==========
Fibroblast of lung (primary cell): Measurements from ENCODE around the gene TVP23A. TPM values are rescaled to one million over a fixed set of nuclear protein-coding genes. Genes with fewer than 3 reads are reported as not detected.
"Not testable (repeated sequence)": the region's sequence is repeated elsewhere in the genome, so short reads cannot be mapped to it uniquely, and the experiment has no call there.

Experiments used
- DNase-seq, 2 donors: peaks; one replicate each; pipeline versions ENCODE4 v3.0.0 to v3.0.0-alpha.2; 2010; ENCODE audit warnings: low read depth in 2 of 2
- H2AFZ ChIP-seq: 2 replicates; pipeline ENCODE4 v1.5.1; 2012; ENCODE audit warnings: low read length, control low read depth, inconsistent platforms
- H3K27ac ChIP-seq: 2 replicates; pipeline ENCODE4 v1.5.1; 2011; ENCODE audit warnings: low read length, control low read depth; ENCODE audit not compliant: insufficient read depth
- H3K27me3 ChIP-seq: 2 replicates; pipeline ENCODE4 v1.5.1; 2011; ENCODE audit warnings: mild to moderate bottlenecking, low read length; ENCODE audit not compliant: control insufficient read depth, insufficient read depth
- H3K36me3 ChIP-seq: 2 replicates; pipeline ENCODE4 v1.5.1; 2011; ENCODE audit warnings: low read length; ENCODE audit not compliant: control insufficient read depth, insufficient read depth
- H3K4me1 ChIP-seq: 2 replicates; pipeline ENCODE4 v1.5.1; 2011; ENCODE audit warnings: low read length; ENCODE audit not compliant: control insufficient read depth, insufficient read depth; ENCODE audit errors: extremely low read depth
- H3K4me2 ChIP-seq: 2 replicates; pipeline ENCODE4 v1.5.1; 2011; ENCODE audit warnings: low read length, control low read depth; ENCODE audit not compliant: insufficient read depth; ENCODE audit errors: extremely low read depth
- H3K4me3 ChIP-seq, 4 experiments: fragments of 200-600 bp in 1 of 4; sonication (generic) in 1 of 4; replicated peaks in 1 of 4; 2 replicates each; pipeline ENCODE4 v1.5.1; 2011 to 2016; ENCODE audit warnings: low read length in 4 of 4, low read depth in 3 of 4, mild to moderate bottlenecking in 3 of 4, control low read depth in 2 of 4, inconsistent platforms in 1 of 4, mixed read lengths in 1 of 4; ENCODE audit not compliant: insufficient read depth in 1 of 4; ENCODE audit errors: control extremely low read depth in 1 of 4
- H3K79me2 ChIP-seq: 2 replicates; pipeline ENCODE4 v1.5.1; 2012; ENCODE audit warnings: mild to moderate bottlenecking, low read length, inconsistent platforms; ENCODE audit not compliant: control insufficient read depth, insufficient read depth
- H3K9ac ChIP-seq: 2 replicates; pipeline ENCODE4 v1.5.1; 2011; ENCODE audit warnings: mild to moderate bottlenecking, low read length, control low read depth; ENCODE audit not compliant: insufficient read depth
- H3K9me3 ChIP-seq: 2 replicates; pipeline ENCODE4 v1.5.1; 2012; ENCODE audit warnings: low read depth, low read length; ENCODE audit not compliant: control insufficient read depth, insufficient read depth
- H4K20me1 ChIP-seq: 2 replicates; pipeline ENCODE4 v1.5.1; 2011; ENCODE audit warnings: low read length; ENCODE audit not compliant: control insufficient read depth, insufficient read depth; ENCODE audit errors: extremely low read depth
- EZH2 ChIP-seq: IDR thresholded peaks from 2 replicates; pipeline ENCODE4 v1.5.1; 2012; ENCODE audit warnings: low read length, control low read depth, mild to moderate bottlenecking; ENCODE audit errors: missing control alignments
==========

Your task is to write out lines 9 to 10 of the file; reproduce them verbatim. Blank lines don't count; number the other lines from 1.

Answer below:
- H3K4me1 ChIP-seq: 2 replicates; pipeline ENCODE4 v1.5.1; 2011; ENCODE audit warnings: low read length; ENCODE audit not compliant: control insufficient read depth, insufficient read depth; ENCODE audit errors: extremely low read depth
- H3K4me2 ChIP-seq: 2 replicates; pipeline ENCODE4 v1.5.1; 2011; ENCODE audit warnings: low read length, control low read depth; ENCODE audit not compliant: insufficient read depth; ENCODE audit errors: extremely low read depth